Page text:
Wendy: I sometimes wonder too, if their disappointment is cultural. One of the other standout comments was, “We are foodies from Napa, and the sommelier was ridiculously snooty and said, ‘We don’t do California.’” Couldn’t his comment be taken that expecting California wine here in France is in fact ridiculously snooty? I can’t even imagine how this poster would feel if visitors went to Napa and asked for French wine.
Wendy continues: So you should have only French people, but California wines? I can see how it is impossible to please some diners.
Daniel: We’re just trying to do a good thing, if people like it, we are thrilled.
Wendy: …and if they don’t?
Daniel: As you said, it is impossible to please everyone, but we really do listen and try!
Our greatest pleasure is giving excellent service - Daniel Rose, Restaurant Spring
Wendy: Does the amount of international press & the resulting amount of clients change the way you cook?
Daniel: A little, there are so many people that won’t eat pork that we actually don’t serve main courses of pig.
Wendy: I saw one poster who wrote, “The chef served pigeon! Pigeons are flying rats!” So, if they are complaining about the restaurant not being “French” enough, this goes back to cultural differences. A French restaurant should have cow brains, liver, kidneys, tongue and pigeon.
Daniel: We do offer riz de veau and pigeon, but I also have to come up with alternates for things they are not comfortable with.
Wendy: Even though it is widely publicized that you have a set menu? Customers still want you to recreate dishes last minute…out of thin air?
Daniel: We hope that they tell us, that their concierge tells us before they come in that they have allergies or can’t “stomach” sweetbreads. Then we will do everything we can with notice to make sure they have a great meal.
Wendy: But does this mean that your restaurant is changing what it is to please finicky eaters who are also asking for a “French” experience? I can’t imagine my local French bistro filled with mostly Parisians making any of these changes even for regular customers.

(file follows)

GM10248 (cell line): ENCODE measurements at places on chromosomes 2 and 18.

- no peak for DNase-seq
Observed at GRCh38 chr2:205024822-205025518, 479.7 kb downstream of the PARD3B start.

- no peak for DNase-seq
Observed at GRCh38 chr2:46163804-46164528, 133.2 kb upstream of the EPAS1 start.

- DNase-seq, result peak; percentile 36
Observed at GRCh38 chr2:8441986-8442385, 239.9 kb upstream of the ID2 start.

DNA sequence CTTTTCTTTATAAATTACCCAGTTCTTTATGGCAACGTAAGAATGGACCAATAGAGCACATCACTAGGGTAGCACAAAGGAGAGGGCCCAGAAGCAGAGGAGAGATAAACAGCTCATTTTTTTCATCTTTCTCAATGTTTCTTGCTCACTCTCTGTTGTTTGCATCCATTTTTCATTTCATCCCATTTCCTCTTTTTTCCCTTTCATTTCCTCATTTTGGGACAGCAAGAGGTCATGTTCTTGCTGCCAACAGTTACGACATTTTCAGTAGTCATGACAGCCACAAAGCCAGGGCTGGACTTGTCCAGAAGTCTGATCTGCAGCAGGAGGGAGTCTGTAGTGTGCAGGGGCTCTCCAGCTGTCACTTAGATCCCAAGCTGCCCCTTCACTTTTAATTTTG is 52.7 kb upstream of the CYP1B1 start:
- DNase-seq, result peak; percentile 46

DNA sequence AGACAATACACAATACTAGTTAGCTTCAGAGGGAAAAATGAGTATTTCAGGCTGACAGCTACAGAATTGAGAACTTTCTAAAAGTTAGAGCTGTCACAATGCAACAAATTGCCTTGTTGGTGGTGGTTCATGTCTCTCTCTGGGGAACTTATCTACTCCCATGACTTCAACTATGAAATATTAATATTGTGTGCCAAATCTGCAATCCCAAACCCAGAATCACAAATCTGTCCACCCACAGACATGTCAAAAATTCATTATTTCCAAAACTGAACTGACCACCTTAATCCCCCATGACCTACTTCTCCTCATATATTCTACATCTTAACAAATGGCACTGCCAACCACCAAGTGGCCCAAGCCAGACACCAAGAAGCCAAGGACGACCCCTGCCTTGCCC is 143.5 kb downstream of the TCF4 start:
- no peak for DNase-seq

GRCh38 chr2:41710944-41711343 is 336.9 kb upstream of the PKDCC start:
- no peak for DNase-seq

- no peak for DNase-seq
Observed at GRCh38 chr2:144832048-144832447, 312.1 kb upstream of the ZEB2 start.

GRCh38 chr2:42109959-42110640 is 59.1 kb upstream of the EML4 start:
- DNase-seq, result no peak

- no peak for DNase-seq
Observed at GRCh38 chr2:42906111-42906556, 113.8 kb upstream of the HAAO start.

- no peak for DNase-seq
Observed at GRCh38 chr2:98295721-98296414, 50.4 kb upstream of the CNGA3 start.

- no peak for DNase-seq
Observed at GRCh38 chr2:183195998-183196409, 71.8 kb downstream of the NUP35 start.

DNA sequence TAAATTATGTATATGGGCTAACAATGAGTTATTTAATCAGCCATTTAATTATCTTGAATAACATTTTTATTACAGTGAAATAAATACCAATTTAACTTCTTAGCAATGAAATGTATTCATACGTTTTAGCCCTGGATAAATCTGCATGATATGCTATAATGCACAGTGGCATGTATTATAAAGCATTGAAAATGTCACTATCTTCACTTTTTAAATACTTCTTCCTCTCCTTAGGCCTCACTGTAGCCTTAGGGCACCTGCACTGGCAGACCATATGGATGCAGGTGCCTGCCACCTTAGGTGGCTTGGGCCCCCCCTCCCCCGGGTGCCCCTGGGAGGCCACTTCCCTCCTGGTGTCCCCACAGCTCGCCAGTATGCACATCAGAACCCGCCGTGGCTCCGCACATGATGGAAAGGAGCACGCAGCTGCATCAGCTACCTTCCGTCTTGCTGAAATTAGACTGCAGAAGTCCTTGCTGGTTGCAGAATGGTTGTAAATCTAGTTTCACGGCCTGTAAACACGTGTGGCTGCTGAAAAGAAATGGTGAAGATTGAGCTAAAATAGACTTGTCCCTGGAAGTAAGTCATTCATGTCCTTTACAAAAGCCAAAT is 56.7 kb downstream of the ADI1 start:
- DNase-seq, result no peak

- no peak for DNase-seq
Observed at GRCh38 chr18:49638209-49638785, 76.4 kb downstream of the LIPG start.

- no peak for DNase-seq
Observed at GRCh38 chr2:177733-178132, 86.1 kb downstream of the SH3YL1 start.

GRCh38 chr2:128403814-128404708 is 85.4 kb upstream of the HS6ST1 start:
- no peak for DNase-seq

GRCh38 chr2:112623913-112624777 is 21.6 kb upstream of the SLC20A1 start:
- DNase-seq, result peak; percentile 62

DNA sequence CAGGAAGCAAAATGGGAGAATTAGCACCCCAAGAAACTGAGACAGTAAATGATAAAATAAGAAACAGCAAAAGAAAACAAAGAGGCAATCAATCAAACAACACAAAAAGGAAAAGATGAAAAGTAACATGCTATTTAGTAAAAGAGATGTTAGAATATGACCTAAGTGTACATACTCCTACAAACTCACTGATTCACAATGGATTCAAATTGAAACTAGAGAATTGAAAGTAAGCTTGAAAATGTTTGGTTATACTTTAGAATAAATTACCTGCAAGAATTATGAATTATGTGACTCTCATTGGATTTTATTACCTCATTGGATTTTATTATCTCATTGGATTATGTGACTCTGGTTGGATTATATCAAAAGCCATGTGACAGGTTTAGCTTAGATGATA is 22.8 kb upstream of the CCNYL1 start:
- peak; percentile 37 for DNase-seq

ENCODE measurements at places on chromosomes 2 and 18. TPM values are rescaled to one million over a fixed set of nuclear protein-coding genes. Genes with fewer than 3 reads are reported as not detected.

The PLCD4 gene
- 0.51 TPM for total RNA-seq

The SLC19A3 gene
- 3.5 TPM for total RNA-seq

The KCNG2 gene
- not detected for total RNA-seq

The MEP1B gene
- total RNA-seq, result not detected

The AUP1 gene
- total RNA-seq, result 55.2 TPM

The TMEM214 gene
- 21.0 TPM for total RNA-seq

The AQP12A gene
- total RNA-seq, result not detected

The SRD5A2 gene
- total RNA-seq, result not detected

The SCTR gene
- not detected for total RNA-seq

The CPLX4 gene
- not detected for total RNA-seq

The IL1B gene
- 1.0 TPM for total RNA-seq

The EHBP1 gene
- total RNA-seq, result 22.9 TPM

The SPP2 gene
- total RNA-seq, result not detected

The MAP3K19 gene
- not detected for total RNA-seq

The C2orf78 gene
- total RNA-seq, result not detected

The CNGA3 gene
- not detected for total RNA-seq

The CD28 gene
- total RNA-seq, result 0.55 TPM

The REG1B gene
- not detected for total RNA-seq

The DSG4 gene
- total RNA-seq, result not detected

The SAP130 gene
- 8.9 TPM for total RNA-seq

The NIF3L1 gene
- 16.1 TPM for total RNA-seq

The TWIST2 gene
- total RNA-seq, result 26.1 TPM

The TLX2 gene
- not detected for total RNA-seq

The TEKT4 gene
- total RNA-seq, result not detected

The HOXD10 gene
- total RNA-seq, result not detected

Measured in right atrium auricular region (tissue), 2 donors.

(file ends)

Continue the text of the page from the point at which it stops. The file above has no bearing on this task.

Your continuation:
Daniel: Our core spirit has not changed, and won’t. As for our restaurant not being “French” enough…all of our recipes are based on the legendary Escoffier’s recipes, with our interpretation. The products are French. The wines are French. The technique is French.
Wendy: What about service? Has your service had to adjust as well? In most “authentic” French restaurants that are not fancy Michelin temples, service even for French customers is ridiculously lacking.
Daniel: Absolutely. In terms of our service, our greatest pleasure is giving excellent service, even if it means going outside the actual dining experience and the food on the plates.
Wendy: For example?
Daniel: A customer approached a staff member during dinner hour and told them that they had made a reservation in another restaurant.
Wendy: They double booked?
Daniel: Correct. The customer couldn’t remember the name of the other restaurant, and wanted our staff to call their concierge for them and tell the concierge to cancel the other reservation.
Imagine the customer’s reaction if we told her that we have to stop taking care of our other customers in order to help her? She’d have been insulted and gone onto the Internet to complain that our service was terrible.
Wendy: Not to mention, the customer put the concierge in a terrible position of having to cancel another restaurant last minute hurting his/her reputation with future bookings at that restaurant and at the same time, left the other restaurant with empty seats. Oy.
Daniel: So we said yes, and helped the customer out. When people complained they couldn’t get through for reservations, we hired someone solely to do reservations. We call our clients taxis, we try to give them menu substitutions if they have food allergies, etc. even if in the end, it costs us money to do it.
But, this is what we do because this is the kind of restaurant I want to have.